• The Peculiarities of the Greek Crisis: Democracy, Protest and Contention in Syntagma Square

  • By Giorgos Tsiridis | Posted under: Greece, Social Movements and Trade Unions
  • This article attempts to illustrate the particularities of the Greek movement organised against the austerity measures, imposed by the government under the auspices of the EU and the IMF. Apart from its economic demands, the movement calls for a more just political system in the direction of direct democracy. In order to better situate its sources one has to focus on certain socio-economic features particular to the Greek polity in the wider comparative context of Southern Europe.

    Economy and democracy in the south – a reverse historical trajectory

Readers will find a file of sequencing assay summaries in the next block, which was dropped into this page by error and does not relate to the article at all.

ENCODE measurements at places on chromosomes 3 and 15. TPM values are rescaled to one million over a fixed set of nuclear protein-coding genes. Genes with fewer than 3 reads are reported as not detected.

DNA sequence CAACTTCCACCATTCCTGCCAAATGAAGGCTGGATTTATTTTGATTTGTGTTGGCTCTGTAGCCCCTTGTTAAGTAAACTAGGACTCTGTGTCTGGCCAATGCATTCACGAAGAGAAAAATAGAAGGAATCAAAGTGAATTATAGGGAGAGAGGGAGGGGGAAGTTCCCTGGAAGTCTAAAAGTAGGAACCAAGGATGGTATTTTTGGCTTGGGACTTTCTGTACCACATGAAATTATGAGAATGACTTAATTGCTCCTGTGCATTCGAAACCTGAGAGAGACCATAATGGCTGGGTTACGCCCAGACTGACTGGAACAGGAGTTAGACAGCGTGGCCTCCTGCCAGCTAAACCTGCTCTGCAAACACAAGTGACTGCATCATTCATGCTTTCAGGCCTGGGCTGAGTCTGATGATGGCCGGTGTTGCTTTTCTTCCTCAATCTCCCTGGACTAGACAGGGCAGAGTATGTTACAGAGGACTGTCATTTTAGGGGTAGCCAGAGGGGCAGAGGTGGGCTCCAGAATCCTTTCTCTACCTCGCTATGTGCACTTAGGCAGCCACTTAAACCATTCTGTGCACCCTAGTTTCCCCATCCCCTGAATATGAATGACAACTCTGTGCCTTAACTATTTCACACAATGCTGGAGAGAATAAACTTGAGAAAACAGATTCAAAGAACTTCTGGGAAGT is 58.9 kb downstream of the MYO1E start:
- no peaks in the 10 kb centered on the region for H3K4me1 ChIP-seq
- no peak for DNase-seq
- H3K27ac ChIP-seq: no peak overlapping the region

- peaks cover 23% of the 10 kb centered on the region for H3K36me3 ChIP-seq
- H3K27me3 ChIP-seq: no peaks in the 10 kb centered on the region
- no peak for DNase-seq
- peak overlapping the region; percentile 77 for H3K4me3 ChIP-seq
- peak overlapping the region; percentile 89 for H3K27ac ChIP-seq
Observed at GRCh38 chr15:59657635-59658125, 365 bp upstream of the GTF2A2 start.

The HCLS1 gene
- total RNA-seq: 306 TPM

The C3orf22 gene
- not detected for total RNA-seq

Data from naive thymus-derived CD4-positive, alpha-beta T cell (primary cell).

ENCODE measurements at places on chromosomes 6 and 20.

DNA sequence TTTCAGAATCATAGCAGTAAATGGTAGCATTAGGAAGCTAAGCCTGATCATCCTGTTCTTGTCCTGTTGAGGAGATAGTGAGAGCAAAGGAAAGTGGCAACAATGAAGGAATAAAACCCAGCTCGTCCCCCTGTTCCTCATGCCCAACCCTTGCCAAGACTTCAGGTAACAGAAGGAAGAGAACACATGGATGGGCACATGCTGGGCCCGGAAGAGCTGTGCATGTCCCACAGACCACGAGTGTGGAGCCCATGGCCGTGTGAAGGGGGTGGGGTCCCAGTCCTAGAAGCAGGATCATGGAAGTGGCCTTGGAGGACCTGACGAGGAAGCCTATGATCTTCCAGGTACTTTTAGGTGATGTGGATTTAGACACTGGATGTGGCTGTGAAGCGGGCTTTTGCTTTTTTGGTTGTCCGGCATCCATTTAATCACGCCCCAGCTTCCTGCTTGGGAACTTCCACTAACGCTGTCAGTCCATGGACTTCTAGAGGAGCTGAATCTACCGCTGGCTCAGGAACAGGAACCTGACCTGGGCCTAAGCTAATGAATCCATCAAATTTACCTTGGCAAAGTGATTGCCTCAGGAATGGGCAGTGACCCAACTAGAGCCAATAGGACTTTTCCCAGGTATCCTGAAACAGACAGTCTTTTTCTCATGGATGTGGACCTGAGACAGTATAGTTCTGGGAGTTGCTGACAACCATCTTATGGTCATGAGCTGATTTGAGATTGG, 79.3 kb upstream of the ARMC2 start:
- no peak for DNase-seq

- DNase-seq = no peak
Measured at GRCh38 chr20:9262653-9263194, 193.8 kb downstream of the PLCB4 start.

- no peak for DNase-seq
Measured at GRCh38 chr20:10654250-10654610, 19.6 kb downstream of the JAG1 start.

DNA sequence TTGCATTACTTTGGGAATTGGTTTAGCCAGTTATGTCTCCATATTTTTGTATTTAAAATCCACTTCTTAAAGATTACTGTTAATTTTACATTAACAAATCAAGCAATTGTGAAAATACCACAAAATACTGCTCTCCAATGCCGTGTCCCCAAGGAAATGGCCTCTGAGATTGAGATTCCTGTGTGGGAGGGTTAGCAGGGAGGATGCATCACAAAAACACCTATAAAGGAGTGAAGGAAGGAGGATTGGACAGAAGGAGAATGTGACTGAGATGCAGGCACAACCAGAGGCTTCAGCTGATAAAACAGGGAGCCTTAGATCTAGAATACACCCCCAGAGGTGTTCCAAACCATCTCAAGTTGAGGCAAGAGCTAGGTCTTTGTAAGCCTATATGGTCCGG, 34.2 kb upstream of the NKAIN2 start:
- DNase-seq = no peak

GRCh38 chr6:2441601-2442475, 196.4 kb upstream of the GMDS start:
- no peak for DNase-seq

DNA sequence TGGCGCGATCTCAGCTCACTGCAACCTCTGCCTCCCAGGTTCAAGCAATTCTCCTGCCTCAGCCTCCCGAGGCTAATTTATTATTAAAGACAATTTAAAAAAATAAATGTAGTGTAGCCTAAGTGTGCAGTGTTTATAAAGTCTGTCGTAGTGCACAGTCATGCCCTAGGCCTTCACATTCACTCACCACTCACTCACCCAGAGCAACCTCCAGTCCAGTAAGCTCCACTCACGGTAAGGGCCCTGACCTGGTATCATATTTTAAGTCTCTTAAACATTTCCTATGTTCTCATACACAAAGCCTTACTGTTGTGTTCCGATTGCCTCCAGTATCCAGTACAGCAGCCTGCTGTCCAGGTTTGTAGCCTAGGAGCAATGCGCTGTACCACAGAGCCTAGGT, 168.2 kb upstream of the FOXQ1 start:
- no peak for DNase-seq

It is widely claimed that Greece, Spain and Portugal (and often Italy) followed similar historical paths, especially during the post-war years. Greece, Spain and Portugal, with their transition to democratic politics during the 1970s, placed themselves in what Samuel P. Huntington called the “third wave of democratisation”. The comparison of their historical trajectories over the past decades illustrates numerous similarities at the political, social and economic level. One striking similarity includes their consecutive transition to democratic rule taking place in the mid-1970s. Although each one of them followed a distinct path to democracy, they followed, on the other hand, a similar path to EU accession. Another common trait is the timing of their transition from an agricultural to an industrial economy (see tables below).